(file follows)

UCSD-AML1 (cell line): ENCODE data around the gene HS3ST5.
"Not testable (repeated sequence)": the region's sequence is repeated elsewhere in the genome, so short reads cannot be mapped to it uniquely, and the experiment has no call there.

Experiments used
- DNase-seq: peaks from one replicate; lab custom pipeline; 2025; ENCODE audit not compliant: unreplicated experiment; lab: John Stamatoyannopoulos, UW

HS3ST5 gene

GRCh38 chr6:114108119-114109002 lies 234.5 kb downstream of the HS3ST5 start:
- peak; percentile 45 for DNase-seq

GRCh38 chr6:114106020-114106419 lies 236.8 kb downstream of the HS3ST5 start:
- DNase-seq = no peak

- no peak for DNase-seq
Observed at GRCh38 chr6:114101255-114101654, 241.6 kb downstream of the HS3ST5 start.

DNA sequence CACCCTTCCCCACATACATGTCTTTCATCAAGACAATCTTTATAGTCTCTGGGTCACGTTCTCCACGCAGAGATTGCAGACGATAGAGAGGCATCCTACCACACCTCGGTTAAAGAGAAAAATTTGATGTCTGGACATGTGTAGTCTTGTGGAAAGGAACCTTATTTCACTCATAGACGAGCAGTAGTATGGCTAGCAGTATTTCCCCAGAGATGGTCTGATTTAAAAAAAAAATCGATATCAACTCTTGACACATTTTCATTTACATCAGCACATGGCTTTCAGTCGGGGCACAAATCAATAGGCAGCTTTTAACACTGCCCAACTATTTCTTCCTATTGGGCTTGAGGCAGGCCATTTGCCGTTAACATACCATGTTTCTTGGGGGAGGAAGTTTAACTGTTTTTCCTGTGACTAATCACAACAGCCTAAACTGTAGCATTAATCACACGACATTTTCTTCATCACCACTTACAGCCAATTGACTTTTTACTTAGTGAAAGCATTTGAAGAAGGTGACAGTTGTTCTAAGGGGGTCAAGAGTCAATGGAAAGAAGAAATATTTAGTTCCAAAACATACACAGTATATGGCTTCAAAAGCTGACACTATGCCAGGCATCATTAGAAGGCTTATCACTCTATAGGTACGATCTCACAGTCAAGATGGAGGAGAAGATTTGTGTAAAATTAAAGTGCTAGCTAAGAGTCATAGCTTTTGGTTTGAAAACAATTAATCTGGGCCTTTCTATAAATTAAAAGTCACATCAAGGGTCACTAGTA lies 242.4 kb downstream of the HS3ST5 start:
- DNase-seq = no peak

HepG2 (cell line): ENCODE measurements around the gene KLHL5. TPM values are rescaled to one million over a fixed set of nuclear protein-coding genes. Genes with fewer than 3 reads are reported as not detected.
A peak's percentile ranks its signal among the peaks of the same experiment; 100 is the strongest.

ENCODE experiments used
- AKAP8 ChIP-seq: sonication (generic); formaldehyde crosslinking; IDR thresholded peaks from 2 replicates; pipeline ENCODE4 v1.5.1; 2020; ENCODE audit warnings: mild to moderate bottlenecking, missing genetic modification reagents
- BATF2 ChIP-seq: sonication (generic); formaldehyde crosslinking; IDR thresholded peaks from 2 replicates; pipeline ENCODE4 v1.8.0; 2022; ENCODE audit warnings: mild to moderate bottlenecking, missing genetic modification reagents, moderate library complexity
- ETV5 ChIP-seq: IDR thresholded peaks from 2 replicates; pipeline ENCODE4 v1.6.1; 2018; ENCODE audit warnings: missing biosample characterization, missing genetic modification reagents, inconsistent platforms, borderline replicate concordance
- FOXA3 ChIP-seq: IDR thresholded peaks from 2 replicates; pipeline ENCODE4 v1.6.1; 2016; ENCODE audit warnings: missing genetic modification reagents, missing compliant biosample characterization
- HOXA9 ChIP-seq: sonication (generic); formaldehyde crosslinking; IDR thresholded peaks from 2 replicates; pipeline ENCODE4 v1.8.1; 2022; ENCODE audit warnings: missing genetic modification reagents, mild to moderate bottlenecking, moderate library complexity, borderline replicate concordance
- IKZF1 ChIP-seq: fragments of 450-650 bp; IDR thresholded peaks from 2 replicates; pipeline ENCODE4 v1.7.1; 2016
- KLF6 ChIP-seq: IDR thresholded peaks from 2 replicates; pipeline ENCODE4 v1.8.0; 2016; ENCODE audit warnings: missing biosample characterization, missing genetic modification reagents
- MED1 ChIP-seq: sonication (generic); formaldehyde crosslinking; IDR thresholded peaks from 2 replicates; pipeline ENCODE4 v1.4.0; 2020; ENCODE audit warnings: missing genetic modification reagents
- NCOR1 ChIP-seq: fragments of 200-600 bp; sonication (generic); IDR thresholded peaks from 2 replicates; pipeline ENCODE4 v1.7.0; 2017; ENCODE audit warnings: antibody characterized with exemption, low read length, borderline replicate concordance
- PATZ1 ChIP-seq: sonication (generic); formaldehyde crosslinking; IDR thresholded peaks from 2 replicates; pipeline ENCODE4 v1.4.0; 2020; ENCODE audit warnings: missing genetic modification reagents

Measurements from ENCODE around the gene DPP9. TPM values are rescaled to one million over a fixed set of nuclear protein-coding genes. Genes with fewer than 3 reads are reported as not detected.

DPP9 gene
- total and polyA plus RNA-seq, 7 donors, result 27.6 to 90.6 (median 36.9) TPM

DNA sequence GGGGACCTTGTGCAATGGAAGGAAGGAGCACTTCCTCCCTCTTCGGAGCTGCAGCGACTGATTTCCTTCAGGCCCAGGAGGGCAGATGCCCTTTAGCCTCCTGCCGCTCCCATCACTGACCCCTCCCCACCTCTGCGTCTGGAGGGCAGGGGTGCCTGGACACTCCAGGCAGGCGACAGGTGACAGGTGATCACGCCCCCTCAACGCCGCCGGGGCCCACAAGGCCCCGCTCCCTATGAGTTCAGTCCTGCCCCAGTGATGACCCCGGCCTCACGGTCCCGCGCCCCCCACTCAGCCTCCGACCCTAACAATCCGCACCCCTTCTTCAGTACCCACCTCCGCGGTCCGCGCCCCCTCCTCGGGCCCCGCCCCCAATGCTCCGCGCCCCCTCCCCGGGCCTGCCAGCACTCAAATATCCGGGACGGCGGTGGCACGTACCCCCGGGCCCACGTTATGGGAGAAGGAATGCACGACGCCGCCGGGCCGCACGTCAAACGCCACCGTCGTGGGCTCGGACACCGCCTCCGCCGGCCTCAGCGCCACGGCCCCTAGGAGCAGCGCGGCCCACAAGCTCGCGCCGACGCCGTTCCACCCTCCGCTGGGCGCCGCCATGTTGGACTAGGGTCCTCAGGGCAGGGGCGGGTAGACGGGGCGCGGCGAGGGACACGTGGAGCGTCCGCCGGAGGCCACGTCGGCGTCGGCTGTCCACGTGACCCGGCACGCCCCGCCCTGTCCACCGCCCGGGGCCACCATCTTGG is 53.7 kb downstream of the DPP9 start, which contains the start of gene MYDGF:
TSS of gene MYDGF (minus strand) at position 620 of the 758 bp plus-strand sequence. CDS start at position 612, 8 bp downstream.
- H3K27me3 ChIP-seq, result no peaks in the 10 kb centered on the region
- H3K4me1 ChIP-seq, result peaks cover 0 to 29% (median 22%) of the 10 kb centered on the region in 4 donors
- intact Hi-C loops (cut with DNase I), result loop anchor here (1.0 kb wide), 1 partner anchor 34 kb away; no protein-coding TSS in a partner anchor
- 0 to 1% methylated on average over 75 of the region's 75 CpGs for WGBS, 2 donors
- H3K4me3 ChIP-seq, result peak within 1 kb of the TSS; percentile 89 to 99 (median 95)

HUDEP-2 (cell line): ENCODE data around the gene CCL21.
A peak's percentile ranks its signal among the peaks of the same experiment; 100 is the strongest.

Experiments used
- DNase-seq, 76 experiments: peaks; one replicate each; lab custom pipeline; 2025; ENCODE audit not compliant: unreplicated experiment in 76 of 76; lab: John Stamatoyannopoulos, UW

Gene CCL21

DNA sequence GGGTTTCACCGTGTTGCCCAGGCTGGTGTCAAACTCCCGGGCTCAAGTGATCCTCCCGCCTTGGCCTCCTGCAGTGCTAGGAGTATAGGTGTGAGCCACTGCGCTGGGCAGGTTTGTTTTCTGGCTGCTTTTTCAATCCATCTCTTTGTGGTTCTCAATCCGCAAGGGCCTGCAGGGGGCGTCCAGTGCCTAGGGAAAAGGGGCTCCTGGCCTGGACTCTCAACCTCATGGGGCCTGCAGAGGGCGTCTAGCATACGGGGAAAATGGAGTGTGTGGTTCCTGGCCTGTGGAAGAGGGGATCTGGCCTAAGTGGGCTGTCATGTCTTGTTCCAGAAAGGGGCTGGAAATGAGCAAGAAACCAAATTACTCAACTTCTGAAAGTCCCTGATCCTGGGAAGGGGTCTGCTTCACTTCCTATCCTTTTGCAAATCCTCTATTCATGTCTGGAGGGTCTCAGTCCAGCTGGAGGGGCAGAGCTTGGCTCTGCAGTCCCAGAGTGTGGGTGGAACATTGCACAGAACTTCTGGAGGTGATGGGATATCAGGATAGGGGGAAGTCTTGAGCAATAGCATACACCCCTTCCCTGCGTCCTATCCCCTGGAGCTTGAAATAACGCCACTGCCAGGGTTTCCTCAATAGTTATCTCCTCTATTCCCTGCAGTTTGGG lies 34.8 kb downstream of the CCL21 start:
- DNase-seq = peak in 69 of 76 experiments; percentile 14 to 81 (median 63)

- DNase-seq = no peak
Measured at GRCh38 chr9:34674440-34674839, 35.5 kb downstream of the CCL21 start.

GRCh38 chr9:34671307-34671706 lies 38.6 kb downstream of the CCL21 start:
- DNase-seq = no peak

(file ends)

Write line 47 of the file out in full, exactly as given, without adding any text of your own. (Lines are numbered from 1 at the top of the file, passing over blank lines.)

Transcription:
- DNase-seq = no peak